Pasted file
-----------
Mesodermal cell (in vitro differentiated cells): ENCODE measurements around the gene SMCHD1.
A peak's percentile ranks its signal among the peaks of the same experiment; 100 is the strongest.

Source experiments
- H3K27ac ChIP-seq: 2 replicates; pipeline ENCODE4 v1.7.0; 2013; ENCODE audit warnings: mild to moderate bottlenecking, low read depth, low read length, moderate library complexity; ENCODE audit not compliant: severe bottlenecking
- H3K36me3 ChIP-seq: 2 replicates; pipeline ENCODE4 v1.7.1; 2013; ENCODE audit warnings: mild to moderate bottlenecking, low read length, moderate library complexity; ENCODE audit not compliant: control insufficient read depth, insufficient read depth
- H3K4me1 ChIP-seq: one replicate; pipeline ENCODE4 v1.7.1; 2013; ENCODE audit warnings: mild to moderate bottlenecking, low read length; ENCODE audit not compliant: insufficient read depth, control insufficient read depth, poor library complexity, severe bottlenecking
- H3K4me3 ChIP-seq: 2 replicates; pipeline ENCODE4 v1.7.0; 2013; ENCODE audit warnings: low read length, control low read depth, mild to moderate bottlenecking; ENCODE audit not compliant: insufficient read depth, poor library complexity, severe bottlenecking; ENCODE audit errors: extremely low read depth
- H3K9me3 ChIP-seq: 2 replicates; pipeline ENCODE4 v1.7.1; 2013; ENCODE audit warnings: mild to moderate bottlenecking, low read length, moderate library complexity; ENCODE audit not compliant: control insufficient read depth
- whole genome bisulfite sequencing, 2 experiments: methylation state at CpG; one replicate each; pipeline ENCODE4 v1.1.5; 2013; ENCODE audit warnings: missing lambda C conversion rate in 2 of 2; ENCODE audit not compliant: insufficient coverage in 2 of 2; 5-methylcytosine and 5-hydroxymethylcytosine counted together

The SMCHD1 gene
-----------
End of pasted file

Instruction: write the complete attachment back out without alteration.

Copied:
Mesodermal cell (in vitro differentiated cells): ENCODE measurements around the gene SMCHD1.
A peak's percentile ranks its signal among the peaks of the same experiment; 100 is the strongest.

Source experiments
- H3K27ac ChIP-seq: 2 replicates; pipeline ENCODE4 v1.7.0; 2013; ENCODE audit warnings: mild to moderate bottlenecking, low read depth, low read length, moderate library complexity; ENCODE audit not compliant: severe bottlenecking
- H3K36me3 ChIP-seq: 2 replicates; pipeline ENCODE4 v1.7.1; 2013; ENCODE audit warnings: mild to moderate bottlenecking, low read length, moderate library complexity; ENCODE audit not compliant: control insufficient read depth, insufficient read depth
- H3K4me1 ChIP-seq: one replicate; pipeline ENCODE4 v1.7.1; 2013; ENCODE audit warnings: mild to moderate bottlenecking, low read length; ENCODE audit not compliant: insufficient read depth, control insufficient read depth, poor library complexity, severe bottlenecking
- H3K4me3 ChIP-seq: 2 replicates; pipeline ENCODE4 v1.7.0; 2013; ENCODE audit warnings: low read length, control low read depth, mild to moderate bottlenecking; ENCODE audit not compliant: insufficient read depth, poor library complexity, severe bottlenecking; ENCODE audit errors: extremely low read depth
- H3K9me3 ChIP-seq: 2 replicates; pipeline ENCODE4 v1.7.1; 2013; ENCODE audit warnings: mild to moderate bottlenecking, low read length, moderate library complexity; ENCODE audit not compliant: control insufficient read depth
- whole genome bisulfite sequencing, 2 experiments: methylation state at CpG; one replicate each; pipeline ENCODE4 v1.1.5; 2013; ENCODE audit warnings: missing lambda C conversion rate in 2 of 2; ENCODE audit not compliant: insufficient coverage in 2 of 2; 5-methylcytosine and 5-hydroxymethylcytosine counted together

The SMCHD1 gene